Everyman's Concise Encyclopaedia of Russia

Everyman's Concise Encyclopaedia of Russia

Everyman's Concise Encyclopaedia of Russia

Everyman's Concise Encyclopaedia of Russia

Excerpt

This book is a co-operative effort: the entries on painting and sculpture have been written by V. Gregoriy, on the cinema by Hugh Lunghi, on architecture by P. Makaroff, on music, ballet and opera by G. R. Seaman, and the entry 'Theatre' by David Tutaev. The rest of the book owes a great deal to the collaboration of my wife, Patricia Utechin, to the extent that it is impossible to single out her contribution.

The aim of the book is to provide easily accessible information upon the principal aspects of contemporary Russia and its historical background. It may go some way towards filling the gap which exists in the literature between, on the one hand, detailed studies aimed at the specialist reader, and on the other those popular writings on Russia which are now so numerous and which only too often reflect a very fleeting acquaintance with the subject. It would, of course, be absurd to claim intimate knowledge of all the fields I have dealt with, and in particular the entries on science and technology and on military matters are pure compilations, though I hope from the best available sources, both Russian and foreign. On the other hand, many of the entries in the fields of society, modern history, political theory and education are to a considerable extent based upon my own academic work.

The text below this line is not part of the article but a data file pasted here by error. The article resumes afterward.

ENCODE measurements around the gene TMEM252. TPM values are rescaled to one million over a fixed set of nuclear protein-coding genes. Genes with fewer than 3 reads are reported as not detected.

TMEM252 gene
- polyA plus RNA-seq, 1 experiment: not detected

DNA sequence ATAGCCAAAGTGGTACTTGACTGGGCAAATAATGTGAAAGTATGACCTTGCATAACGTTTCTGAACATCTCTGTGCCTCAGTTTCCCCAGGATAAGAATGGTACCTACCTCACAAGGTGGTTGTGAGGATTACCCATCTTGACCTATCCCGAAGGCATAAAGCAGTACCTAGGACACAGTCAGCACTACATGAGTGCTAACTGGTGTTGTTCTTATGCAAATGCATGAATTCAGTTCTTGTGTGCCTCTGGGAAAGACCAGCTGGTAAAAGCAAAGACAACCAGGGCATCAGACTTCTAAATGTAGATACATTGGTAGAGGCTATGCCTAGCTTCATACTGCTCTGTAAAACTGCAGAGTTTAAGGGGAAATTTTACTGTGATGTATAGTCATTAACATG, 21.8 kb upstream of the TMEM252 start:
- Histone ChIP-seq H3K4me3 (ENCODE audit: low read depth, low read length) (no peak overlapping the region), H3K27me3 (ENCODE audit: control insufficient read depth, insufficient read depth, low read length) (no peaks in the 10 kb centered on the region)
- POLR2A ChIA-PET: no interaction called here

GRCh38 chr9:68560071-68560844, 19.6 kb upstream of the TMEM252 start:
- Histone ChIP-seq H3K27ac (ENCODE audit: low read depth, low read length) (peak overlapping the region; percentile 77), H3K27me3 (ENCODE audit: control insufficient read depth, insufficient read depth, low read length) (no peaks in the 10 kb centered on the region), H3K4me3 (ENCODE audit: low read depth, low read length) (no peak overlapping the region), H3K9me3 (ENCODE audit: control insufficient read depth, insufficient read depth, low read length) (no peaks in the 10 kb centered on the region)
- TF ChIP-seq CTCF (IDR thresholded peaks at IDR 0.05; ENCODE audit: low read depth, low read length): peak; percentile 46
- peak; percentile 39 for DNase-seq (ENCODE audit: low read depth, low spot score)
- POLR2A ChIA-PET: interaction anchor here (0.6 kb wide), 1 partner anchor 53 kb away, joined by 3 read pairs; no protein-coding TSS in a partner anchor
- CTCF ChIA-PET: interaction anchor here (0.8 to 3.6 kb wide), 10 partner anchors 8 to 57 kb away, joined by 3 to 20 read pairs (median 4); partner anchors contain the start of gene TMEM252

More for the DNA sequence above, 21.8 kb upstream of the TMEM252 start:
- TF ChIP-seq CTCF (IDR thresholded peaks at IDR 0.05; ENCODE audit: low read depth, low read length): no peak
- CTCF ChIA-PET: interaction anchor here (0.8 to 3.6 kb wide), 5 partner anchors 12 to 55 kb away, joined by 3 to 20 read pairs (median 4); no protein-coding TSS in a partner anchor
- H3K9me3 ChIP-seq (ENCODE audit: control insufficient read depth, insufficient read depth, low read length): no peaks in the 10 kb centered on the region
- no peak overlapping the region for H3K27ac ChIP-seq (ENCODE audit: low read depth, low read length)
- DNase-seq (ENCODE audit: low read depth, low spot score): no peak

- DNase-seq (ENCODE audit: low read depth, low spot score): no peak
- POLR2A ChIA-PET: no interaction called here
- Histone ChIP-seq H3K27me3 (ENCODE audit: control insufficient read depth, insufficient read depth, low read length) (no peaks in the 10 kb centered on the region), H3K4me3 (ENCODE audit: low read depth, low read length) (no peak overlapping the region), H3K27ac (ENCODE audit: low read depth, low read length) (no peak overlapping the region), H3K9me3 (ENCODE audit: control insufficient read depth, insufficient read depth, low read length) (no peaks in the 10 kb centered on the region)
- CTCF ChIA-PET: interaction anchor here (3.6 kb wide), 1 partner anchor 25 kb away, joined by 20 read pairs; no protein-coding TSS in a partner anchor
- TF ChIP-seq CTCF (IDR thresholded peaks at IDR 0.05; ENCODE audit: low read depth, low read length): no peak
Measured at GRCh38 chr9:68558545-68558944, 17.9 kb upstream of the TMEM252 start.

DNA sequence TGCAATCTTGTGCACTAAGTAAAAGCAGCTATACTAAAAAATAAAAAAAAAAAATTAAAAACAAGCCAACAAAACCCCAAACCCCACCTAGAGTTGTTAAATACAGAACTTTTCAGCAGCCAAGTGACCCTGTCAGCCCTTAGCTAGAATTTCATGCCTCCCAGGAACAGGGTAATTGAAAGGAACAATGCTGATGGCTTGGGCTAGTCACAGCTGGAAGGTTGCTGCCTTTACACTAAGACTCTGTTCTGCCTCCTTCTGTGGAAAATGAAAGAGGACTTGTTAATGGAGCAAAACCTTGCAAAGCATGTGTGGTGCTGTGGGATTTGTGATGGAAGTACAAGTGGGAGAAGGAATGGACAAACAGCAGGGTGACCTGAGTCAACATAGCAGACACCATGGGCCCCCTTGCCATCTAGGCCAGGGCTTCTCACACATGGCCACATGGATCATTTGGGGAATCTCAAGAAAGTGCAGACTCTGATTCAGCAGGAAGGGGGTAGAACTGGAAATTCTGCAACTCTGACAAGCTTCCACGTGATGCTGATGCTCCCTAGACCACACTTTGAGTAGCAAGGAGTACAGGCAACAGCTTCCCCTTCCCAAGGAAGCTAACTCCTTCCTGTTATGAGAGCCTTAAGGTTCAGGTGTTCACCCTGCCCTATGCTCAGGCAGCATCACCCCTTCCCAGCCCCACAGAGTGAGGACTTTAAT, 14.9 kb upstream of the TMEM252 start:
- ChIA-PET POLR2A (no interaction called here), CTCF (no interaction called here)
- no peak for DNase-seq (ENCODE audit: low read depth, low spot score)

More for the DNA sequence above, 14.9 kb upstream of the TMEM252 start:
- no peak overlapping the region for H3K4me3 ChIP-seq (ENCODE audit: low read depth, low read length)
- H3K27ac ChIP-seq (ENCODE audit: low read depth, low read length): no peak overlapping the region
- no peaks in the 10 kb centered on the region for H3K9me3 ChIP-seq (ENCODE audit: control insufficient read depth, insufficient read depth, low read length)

The selection of the material has been determined by what I have thought a prospective reader is likely to want to know, by what I think he ought to know, and by the limitations which the available information and the present state of research impose. The book is not primarily intended for the specialist in any particular field, although I hope it may be of use to him for reference. In no case is previous knowledge of any subject in its Russian context assumed; conversely, no attempt is made to deal with the general aspects of such subjects as, for example, communism or the Orthodox Church -- they are treated only in relation to Russia.

A few technical points. 'The party' always means the Communist Party, and 'the Central Committee,' unless otherwise . . .

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